By Eric Bennion
Publisher, Diary Dad
Gluten-free is a hot topic right now. If you have been even moderately connected to any of the Internet content firehouses like Facebook and Twitter, you have likely seen a headline announcing some new gluten-free food option or diet recommendation – especially during the past few weeks.
You might not have known that May is Celiac Disease Awareness Month. Some of you may even be wondering “What the does celiac mean?”
A celiac is someone who has celiac disease. In our little family of four, we just happen to have a celiac. That means as a family, we do things a little different. Specifically, we eat gluten-free. Gluten-free foods are foods that have no wheat, rye or barley in them and have not come into contact with those grains during the manufacturing or preparation processes. To be labeled gluten-free, the gluten content of a food must be less than 20 ppm.
As a father of a celiac, I am so glad that so many brands and restaurants are starting to offer gluten-free products and menus, because it means more options for my kid. However, there is so much more to know about celiac disease than just the fact that those that have it can’t eat gluten.
Often confused with an allergy or described as gluten intolerance, it is in fact very different. Celiac disease is just that, an auto-immune disease. That means that when someone with celiac disease eats gluten, it triggers a response by the immune system causing it to attack their small intestine, preventing them from extracting nutrients from the food they eat. It is a genetic disease, which means it runs in families and one person’s diagnosis is a good reason for their relatives to consider being tested.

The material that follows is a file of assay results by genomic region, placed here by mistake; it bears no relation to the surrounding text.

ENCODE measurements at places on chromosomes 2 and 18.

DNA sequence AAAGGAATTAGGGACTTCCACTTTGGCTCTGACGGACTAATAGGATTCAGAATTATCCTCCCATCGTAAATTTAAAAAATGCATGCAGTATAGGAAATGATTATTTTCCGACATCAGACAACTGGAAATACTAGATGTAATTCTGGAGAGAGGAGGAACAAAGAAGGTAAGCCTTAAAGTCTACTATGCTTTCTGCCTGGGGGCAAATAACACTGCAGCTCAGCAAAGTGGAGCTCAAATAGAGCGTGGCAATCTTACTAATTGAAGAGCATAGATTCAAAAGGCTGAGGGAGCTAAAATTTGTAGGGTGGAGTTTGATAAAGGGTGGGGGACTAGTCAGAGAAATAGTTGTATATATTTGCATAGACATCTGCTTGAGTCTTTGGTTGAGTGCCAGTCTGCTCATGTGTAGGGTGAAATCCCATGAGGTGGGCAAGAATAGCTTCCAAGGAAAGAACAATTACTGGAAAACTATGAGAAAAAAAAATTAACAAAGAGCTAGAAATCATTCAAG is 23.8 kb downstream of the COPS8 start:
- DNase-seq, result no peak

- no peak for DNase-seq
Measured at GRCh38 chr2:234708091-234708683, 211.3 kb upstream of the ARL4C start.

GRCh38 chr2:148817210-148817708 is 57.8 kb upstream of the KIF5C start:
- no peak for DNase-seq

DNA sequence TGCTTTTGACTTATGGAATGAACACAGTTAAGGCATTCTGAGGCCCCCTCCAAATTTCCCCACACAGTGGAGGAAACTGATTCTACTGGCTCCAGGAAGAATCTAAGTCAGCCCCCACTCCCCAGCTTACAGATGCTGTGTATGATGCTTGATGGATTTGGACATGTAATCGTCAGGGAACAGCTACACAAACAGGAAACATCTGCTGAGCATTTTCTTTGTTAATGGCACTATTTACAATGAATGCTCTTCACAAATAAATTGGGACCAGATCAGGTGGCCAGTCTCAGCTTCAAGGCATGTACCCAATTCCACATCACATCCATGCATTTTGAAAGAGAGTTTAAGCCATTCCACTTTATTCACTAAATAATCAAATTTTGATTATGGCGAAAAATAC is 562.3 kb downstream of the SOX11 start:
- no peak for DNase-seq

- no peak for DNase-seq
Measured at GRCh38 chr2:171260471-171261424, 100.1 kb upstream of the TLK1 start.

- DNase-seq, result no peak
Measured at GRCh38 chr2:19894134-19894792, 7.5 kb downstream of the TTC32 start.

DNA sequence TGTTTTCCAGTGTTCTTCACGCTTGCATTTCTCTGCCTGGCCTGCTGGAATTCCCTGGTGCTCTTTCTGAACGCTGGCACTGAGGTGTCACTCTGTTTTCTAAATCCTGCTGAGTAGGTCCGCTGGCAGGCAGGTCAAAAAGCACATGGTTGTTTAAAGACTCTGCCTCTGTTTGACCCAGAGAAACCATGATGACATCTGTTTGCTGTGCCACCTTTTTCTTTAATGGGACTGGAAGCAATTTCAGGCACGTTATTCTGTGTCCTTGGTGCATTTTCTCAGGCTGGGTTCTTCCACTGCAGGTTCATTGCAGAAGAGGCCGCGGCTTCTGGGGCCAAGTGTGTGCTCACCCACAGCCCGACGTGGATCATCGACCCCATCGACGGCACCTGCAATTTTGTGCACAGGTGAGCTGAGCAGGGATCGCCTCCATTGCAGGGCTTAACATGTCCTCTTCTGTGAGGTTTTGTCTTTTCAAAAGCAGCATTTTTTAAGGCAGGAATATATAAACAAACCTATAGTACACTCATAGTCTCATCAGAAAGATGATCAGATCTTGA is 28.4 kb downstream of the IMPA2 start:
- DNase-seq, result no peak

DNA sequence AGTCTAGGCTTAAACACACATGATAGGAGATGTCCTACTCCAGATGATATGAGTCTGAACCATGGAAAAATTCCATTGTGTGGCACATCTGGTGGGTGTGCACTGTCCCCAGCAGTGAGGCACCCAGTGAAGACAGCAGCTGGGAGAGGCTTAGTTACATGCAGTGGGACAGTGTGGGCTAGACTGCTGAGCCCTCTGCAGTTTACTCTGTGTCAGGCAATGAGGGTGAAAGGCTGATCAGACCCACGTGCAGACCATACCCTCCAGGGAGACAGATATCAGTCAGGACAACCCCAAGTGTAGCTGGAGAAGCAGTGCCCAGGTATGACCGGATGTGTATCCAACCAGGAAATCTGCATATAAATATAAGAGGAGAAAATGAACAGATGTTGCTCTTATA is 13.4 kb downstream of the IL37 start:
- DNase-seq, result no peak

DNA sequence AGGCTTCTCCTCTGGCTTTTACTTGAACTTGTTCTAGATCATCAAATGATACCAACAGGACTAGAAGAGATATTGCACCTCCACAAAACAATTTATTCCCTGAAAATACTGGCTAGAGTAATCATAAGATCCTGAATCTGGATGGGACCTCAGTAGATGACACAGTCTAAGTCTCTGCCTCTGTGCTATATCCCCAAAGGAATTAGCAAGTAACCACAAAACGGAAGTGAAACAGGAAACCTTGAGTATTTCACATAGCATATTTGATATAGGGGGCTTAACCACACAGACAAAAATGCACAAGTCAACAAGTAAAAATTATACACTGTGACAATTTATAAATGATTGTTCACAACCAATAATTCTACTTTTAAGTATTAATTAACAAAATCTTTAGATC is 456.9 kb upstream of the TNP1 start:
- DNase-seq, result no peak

Unfortunately, sometimes people don’t recognize their own signs and symptoms and will say that they feel fine. However, once they are diagnosed and start to manage their diet they notice a marked improvement in their well-being. It affects everyone differently so open, non-judgmental conversations are great ways to understand how and when someone is affected by it.
Recently, the National Foundation for Celiac Awareness released the following video to encourage people with celiac disease and their families to have serious conversations about the disease and the importance of getting tested for it:
Since it is Celiac Disease Awareness Month, I wanted to echo the sentiment. If someone in your family has celiac disease, take the time to visit your doctor and have them test you for it. It is a simple blood test and can be ordered by most doctors. It is covered by most insurance plans. We were fortunate that we had a pediatrician order this test for my boy. Now we know, and we have been able to watch him grow and be healthy for the past 8 years. We have learned so many great ways to live gluten-free in a way that allows him to enjoy a full, healthy life, and it all started with a little test.
If you have a family member who has celiac disease, it is well worth your while to get tested. If you want more information on the disease and what you should know about getting the test, click here for a brochure that can answer some of your questions and empower you to have a conversation with your doctor.
You can always visit the NFCA’s website for more information. If you still have questions, I’ll gladly have a conversation with you about celiac disease … seriously.